• Above Ground Disposal including a detailed discussion of some of the problems associated with thickened tailings deposits. The issue of earthquake-induced liquefaction is touched on in his conclusion that thickened tailings deposits are susceptible to liquefaction, particularly if there is the right trigger mechanism. The technical procedures for quantifying liquefaction susceptibility are touched on, but not addressed in detail. Then there are the also unresolved issues of slat-crust formation that inhibits drying, too dry a surface and too much dust, and finally erosion when the big precipitation event occurs. Andy Fourie, the author notes that much thinking remains to be done to fully address these issues.
  • Mine backfill introduces the subject of the use of thickened tailings in mine backfill, but ultimately directs you to the more comprehensive publication also from the Australian Center for Geomechanics, Handbook on Mine Fill.
  • Reclamation including these lists of advantages and disadvantages of thickened tailings deposits vis a vis long-term reclamation:
    • Advantages: Early consolidation and traffickability; lower embankments; and less supernatant water.
    • Disadvantages: a highly compacted profile resistant to root development; poor water storage capacity; large surface area; dust; erosion control difficulties.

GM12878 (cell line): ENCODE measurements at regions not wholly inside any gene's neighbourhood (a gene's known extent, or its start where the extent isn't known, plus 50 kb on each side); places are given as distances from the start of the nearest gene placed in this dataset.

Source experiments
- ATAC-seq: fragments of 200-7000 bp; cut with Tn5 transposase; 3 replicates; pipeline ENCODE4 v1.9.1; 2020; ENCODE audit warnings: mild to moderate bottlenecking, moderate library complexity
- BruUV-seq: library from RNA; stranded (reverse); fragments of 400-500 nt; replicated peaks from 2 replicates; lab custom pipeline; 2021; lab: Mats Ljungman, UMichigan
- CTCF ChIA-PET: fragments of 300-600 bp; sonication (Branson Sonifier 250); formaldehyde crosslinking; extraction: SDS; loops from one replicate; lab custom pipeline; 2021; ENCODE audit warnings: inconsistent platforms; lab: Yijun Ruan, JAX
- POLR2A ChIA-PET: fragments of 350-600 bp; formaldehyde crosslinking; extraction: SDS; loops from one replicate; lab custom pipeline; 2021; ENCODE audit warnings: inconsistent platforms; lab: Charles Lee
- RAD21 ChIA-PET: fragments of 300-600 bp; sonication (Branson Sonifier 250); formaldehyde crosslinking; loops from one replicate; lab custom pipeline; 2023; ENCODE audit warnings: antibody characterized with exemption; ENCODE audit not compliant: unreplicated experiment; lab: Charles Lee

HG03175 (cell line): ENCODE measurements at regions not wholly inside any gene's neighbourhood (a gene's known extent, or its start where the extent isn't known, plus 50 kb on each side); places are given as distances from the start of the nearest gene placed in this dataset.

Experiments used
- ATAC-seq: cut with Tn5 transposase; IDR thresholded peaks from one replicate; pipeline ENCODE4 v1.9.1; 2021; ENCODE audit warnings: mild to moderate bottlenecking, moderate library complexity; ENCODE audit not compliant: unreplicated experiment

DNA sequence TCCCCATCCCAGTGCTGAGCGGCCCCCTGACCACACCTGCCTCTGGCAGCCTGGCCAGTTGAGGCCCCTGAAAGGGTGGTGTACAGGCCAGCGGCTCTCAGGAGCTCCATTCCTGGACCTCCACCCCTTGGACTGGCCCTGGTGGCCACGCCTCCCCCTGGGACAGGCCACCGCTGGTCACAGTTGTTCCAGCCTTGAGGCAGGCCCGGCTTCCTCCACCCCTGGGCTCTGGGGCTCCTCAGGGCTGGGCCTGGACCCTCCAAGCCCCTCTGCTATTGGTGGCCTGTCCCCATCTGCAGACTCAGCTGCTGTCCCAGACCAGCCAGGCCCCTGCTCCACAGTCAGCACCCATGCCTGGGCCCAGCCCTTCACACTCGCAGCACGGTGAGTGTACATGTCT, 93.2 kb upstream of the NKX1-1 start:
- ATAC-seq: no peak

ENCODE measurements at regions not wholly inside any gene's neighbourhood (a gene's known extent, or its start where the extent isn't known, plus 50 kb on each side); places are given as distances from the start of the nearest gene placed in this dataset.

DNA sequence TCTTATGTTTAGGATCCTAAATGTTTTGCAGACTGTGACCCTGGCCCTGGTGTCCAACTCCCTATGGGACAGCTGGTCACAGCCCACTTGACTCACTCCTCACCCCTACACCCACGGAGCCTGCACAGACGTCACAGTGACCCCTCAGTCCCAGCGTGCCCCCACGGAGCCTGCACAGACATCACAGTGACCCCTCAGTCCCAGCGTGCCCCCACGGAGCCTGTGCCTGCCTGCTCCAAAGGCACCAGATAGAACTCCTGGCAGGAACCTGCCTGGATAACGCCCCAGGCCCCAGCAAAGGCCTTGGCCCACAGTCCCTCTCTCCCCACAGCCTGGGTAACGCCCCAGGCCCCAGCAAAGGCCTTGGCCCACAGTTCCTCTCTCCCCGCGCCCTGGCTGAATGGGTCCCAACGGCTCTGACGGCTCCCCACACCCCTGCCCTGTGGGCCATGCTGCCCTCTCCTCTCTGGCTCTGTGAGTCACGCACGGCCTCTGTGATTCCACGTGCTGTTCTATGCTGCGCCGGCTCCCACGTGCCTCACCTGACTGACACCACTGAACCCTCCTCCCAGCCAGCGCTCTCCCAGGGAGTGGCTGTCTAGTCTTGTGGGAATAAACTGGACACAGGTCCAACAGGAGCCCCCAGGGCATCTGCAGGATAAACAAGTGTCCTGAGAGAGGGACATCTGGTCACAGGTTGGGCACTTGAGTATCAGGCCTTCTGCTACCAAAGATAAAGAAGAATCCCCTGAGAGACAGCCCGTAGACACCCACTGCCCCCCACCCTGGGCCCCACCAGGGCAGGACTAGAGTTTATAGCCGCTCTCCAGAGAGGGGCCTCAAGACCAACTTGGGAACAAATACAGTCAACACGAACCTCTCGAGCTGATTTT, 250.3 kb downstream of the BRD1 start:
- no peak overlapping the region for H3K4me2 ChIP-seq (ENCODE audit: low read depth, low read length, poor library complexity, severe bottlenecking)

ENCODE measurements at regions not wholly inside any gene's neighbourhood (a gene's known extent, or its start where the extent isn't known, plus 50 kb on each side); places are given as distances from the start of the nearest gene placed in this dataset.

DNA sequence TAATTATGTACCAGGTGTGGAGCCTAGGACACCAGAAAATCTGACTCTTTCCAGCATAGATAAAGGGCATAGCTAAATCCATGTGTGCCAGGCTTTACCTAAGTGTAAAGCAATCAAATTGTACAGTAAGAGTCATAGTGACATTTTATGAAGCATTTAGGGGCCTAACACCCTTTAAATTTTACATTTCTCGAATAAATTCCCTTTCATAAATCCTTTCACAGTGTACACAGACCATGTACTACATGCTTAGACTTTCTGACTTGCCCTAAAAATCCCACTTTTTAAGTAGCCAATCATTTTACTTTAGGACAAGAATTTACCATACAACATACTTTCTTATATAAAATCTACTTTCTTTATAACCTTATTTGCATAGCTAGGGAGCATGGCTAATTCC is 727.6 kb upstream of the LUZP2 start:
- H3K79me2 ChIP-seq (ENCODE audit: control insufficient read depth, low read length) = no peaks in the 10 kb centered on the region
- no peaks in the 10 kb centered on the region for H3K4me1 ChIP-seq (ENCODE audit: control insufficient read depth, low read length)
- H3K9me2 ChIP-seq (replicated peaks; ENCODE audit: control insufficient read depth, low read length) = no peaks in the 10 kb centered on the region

Which takes us back to the conference proceedings of Paste 2006 where you will find more personal perspectives. Here are some that interested me.

Liquefaction potential of surface deposits of high-density thickened tailings by A. B. Fourie. He concludes a detailed look at liquefaction of thickened tailings in these words: “The perception that thickened tailings deposits may pose a hazard during earthquake loading, because they are not confined behind retaining embankments, must be addressed. While valuable information is available from previous research on liquefaction of natural sands and silts and mine tailings, there is a need to extend this work to include the field of thickened tailings, which inevitably will have aspects of response to dynamic loading that have not been covered in existing studies.” A sobering thought; but contrast this with the next paper, noted below.

Stability of tailings beach slopes by S. Barrera and C. Riveros. They conclude: “The yield stress of the deposited tailings is greater than that of the slurry that generated the slope in the first place. A seismic event that could liquefy the tailings would only have energy to generate a displacement of the liquefied tailings during the seismic event. But once the earthquake shaking ends, there would not be enough energy to continue the displacement.” In short, as we know happens with landfills, everything moves downslope in the earthquake a foot or two and then stops moving when the ground stops shaking. Dramatic but not catastrophic.